December 11, 2019

In Dick We Trust

We already know how Republicans will run against Hillary Clinton, because Republican National Committee chairman Reince Priebus is busily banging that drum.

“Hillary Clinton is, quite frankly, someone the American people can’t trust,” he “>video proves why you can’t trust Hillary Clinton,” he wrote on his Facebook page. “We already know from recent polls that a majority of Americans do not believe she is honest or trustworthy,” he pointed out in “It’s a Matter of Trust,” an “>missing documents from her Arkansas law firm that mysteriously turned up in the White House family quarters, or the sniper fire she said she avoided at a Bosnian airport, an account that turned out to be “just a
Flip-flopping is a garden variety accusation of pandering, but in the context of this dishonesty narrative, a change in position has been reframed as a lie.

But this can boomerang. Consider Jeb Bush’s bungled answer to Megyn Kelly’s “>acknowledged that Dick Cheney was lying when he told us in 2003 that Saddam Hussein “has, in fact, reconstituted nuclear weapons.” Cheney and the neocons (who’ve now set up shop in Jeb Bush’s inner circle) told us there was a link between Iraq and Al Qaeda, but Morrell “>yellowcake and the uranium “>Frontline documentary), the factory for manufacturing the phony case for war was headquartered in the vice president’s office. Cheney, not W, is the real albatross around the neck of the Republican presidential field.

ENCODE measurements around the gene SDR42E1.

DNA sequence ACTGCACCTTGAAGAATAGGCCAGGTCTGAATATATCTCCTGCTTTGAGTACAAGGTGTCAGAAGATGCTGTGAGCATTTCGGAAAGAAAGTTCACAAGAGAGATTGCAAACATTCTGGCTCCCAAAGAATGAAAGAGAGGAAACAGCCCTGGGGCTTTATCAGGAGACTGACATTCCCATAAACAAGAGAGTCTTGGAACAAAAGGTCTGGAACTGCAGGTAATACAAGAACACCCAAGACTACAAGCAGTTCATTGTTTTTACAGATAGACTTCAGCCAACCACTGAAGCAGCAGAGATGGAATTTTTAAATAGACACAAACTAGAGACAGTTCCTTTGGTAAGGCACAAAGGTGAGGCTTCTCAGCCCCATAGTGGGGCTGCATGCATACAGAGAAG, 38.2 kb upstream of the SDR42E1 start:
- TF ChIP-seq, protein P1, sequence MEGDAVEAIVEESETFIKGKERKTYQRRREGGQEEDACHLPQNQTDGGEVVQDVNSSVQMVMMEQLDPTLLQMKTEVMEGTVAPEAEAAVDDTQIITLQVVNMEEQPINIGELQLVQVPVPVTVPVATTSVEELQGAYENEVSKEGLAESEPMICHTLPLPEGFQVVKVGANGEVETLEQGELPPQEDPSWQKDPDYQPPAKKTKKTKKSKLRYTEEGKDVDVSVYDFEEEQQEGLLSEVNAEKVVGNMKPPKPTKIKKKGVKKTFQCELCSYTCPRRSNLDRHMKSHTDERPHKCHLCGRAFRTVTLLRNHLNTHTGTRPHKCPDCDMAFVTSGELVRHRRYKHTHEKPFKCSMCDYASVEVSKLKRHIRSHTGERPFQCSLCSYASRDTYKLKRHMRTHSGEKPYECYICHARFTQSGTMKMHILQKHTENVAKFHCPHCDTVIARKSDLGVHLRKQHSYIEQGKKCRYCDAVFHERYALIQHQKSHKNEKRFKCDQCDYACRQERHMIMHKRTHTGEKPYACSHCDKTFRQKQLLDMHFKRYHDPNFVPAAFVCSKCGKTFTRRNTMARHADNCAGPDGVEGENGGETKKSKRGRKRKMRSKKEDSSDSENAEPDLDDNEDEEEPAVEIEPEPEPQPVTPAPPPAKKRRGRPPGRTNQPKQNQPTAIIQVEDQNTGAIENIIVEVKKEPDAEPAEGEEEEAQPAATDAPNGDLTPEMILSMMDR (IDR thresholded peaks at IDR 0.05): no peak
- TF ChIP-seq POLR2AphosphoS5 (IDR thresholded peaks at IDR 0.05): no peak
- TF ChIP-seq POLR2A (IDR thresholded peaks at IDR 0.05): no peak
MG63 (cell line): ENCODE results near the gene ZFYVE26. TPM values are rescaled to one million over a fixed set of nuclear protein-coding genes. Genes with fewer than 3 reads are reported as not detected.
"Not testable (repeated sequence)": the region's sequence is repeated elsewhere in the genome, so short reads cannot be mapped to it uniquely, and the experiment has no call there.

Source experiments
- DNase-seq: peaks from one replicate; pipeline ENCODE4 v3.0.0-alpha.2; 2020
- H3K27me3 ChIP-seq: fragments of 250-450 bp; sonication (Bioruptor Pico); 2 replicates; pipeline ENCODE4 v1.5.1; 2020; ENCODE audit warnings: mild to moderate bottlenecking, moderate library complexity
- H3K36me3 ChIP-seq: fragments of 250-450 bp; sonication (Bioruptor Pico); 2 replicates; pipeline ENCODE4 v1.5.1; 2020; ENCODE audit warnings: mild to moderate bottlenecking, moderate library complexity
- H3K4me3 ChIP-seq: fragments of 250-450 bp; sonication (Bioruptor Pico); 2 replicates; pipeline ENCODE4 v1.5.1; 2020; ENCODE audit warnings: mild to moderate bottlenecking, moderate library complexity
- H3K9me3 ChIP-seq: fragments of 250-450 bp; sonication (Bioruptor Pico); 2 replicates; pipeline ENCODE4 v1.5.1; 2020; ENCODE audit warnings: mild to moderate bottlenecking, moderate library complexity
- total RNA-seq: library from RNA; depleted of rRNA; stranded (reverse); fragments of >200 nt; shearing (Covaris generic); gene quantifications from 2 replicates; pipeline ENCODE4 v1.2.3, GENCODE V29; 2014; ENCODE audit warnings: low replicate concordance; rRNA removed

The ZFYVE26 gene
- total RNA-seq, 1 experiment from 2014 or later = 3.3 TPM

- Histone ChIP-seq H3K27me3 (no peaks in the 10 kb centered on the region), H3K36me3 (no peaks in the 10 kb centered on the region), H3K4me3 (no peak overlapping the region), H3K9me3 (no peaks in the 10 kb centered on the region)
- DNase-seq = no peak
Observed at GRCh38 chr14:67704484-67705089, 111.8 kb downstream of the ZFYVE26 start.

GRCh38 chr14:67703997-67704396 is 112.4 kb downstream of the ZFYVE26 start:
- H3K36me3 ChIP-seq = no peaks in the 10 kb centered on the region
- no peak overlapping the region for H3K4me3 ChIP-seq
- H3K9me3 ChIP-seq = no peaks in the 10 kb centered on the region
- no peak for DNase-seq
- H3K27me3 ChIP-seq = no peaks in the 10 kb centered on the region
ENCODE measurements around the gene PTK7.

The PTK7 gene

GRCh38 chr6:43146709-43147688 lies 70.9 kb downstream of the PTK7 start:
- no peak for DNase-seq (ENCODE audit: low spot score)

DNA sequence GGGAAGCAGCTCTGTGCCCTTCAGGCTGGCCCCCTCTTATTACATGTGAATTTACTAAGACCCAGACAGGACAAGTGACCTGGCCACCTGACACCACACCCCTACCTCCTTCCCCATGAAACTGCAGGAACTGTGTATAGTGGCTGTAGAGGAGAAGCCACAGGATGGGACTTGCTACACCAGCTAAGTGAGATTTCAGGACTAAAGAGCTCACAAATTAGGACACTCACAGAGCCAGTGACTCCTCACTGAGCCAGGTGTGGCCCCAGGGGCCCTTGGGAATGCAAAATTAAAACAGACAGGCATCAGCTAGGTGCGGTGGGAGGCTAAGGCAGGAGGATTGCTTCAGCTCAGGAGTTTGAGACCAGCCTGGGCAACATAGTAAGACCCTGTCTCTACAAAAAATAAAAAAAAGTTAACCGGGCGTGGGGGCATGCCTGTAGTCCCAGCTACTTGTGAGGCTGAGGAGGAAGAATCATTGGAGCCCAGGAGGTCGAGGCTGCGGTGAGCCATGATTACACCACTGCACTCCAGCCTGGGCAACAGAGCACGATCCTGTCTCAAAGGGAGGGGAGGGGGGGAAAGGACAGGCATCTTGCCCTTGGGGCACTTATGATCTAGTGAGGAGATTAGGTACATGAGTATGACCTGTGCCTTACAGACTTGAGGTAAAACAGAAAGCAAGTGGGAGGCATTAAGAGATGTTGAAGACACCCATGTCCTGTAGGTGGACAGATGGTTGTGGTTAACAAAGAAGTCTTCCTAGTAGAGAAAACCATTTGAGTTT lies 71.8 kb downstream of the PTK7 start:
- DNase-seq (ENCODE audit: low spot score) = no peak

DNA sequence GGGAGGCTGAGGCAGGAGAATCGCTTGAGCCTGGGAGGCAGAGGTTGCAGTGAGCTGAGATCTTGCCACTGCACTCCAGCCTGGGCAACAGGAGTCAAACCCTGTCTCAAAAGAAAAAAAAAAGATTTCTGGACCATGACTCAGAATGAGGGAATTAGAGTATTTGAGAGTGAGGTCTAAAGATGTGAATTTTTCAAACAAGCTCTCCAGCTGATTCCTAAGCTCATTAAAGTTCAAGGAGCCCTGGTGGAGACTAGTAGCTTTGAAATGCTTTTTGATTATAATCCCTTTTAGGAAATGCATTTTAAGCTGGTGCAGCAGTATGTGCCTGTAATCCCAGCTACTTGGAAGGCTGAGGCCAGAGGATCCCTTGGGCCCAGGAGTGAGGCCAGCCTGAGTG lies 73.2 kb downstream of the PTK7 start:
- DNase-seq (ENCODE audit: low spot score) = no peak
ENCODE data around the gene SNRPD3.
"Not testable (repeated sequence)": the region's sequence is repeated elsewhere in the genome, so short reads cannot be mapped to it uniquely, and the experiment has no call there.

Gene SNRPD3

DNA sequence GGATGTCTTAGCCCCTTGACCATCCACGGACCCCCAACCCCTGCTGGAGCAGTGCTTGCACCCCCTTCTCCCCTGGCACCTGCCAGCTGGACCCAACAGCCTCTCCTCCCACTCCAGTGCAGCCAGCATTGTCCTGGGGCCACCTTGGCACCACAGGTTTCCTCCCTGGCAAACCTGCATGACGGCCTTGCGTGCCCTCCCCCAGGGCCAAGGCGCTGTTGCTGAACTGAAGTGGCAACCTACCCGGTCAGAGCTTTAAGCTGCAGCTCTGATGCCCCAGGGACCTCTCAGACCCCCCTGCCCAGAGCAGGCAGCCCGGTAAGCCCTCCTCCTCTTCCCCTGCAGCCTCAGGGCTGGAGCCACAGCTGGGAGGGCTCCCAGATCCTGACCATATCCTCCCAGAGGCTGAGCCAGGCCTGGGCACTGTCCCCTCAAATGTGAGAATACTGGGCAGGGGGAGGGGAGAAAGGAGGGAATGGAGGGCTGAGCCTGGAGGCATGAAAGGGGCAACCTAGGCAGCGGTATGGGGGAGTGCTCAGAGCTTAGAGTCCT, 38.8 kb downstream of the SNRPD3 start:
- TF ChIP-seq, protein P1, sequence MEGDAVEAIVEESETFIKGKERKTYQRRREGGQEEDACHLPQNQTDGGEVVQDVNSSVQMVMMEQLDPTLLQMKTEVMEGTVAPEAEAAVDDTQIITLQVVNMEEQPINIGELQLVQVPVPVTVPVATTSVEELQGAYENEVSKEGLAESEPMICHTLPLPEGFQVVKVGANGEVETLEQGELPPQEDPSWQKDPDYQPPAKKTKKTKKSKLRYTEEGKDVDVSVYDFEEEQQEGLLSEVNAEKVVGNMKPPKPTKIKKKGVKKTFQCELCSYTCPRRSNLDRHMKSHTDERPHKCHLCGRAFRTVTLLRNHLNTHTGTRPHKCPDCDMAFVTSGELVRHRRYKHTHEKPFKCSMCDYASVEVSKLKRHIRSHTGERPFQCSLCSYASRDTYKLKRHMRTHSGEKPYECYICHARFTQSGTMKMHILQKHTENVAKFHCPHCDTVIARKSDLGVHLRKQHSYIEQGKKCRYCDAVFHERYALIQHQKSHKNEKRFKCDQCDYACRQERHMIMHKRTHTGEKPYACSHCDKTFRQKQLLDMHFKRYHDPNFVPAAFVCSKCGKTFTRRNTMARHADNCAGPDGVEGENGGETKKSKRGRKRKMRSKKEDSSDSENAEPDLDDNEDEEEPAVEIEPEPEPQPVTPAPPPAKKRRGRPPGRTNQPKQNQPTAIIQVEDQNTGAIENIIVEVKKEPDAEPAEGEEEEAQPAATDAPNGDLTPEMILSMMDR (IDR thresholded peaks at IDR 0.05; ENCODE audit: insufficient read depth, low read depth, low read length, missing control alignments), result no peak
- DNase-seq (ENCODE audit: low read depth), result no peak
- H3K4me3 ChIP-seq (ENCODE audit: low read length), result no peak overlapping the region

If untrustworthiness is the attack they themselves are most vulnerable to, why are the Republicans working so hard to sharpen that blade? “Projective identification” is the term psychoanalyst Melanie Klein used to describe how people can unconsciously split off a part of themselves and project it instead onto others. That might be what’s happening here. Reince Priebus looks at Hillary Clinton and sees a deceiver. Dude must not know he’s looking in the mirror.  

Marty Kaplan is the Norman Lear professor of entertainment, media and society at the USC Annenberg School for Communication and Journalism.  Reach him at